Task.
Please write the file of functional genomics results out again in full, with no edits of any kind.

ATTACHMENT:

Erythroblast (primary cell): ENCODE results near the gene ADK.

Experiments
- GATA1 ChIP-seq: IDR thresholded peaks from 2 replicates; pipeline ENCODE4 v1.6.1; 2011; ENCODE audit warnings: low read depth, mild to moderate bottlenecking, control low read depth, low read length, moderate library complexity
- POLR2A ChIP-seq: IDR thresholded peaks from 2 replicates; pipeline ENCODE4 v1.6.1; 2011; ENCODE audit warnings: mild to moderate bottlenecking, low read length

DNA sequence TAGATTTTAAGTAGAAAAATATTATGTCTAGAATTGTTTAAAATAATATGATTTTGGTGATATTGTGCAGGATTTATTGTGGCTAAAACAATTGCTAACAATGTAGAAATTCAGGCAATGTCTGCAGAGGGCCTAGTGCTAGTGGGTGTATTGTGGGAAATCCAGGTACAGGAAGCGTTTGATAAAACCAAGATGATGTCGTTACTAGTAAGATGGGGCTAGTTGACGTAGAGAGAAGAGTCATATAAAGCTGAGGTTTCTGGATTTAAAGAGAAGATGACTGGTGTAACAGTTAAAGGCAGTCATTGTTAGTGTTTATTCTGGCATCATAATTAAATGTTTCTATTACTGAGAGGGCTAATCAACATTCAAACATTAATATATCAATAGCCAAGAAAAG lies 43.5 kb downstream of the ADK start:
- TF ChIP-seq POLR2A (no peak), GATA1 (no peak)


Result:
Erythroblast (primary cell): ENCODE results near the gene ADK.

Experiments
- GATA1 ChIP-seq: IDR thresholded peaks from 2 replicates; pipeline ENCODE4 v1.6.1; 2011; ENCODE audit warnings: low read depth, mild to moderate bottlenecking, control low read depth, low read length, moderate library complexity
- POLR2A ChIP-seq: IDR thresholded peaks from 2 replicates; pipeline ENCODE4 v1.6.1; 2011; ENCODE audit warnings: mild to moderate bottlenecking, low read length

DNA sequence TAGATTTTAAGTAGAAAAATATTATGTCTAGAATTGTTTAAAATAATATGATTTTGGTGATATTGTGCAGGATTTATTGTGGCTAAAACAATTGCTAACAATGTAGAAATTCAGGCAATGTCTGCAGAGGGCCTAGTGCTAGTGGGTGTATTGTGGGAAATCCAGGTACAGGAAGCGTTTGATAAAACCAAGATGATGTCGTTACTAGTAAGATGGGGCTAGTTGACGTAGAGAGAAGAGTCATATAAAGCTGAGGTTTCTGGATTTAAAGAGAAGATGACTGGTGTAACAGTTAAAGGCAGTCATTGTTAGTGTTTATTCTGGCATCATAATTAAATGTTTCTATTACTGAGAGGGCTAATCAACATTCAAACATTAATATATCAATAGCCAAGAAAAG lies 43.5 kb downstream of the ADK start:
- TF ChIP-seq POLR2A (no peak), GATA1 (no peak)